It began with the peas.
We had gone to Roost to celebrate a friend’s birthday. I was visiting Portland, and I asked him to pick his favorite restaurant. I thought it was a good sign that the gigantic dog splayed on the sidewalk out front had time to greet us even while he kept a watchful eye on his owner who was inside eating.
The 40-seat space was bright and modern, and we took a window table. The chef, transplanted from New York City, has cooked for very discerning customers, worked in great restaurants, and learned from Julia Child. We could see her in the open kitchen, moving from counter to stove and back again, a whirl in white. A single waitress/bartender brought us menus (please note: the prices are moderate—salads—to expensive—entrees and some appetizers)
We perused the small but intriguing choice of entrees. I settled on the Half Roasted Chicken with Walnut Romesco Potatoes and Roasted Red Onions; Greg chose the Vegetarian Farro with Scallions, Green Beans, Peas, Shitakes, Egg and Soy Sauce Butter.
We decided to split a bite to start: Salt Cod Croquettes with Smashed Pea Salad. The waitress brought us the appetizer, set it between us…and I instantly knew who Chef Megan Henzel was.
She had me at the peas.
Yes, the croquettes were perfect: crispy on the outside, a moist and flavorful fish and mashed potato filling inside, but it was the pea salad that transported me. That made my tongue dance. That made me ask, “What the heck is in this salad?:
Chef Henzel then dropped the bomb: Peas, check. Sherry vinegar, okay. Olive oil, got it. Parsley, right. She didn’t say salt, but let’s assume there was some salt.
There was no “and.” That was the recipe. Though my taste buds insisted it had to be more complicated a recipe than that, it wasn’t, and of course then I understood.
When you use only the freshest ingredients, flavor happens.
My chicken was simple and perfect too: crispy skin, moist bird, perfectly roasted potatoes drizzled with a piquant Romesco, set off by tender rings of red onions, sweeter for having been slowly cooked in the oven. Greg raved about his farro dish, topped by an egg whose velvet yolk bathed the grain in golden creaminess.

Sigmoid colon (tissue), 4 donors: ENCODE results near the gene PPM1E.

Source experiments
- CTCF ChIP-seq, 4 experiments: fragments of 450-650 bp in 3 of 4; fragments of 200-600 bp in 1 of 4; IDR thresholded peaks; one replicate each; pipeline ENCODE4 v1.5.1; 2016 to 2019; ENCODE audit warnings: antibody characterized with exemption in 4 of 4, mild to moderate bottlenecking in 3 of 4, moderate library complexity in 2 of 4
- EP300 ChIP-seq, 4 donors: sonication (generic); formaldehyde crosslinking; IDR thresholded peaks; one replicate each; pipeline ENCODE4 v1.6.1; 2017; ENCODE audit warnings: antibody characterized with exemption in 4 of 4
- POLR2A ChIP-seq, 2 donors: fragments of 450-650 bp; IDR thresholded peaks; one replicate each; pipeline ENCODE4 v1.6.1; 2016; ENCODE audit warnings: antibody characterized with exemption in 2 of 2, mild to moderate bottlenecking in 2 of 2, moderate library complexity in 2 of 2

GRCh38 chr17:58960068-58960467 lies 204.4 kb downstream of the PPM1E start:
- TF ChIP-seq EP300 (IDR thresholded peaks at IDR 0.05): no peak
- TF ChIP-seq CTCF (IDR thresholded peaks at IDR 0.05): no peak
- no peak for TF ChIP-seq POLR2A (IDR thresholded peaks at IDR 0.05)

We shared the decadent homemade chocolate pudding with whipped cream, with such a sinful adult richness Jell-o could only envy we couldn’t finish the generous portion. Roost also gets libation bonus points: they pour Laphroaig, a peaty Islay single malt, whose taste has been brilliantly and accurately likened to “french kissing a campfire.”
I brought copies of the menus home, intending to share them here. I bemoan that Greg and I didn’t think to photograph the dishes we ordered. We were too busy eating. I emailed Chef Henzel to see if she had time to whip off a few photos, embarrassed that I hadn’t thought of doing it myself. It was good that I did—she told me she’s actually just revamped the menu.
So, Greg’s job, the next time he visits Roost, is to take photos so I can share them here. And while I will bemoan the loss of the pea salad (and you can bet I’m going to try to recreate it at home), here’s what Chef Henzel is cooking now in the lower Belmont neighborhood (menu subject to change, brunch on the weekend, http://roostpdx.com/):
Fried Cheese Puffs with Whipped Dill Cream Cheese
Heirloom Tomato Salad with Basil and Goat Cheese
Panko Fried Zucchini with Tahini and Mint Salsa Verde
Smoked Trout on Chips with Horseradish Cream, Dill and Red Onion
Panko Fried Fish Cakes with Cucumbers and Green Harissa Aioli
Shredded Radicchio with Goat Cheese, Herbs and Roasted Tomatoes
Lettuce with Tomatoes, Bacon, Avocado and Buttermilk
Grilled Hanger Steak* with Corn “Soufflé” and Green Beans
Half Roasted Chicken with Crisp Potatoes and Mojo
Panko Fried Barramundi with Radish and Parsley Salad and Side of Lettuce Sauce
Pork Burger with Cucumber, Buttermilk Sauce, Aioli and Fries
Farro with Peas, Corn, Green Beans, Soy Sauce Butter and Fried Egg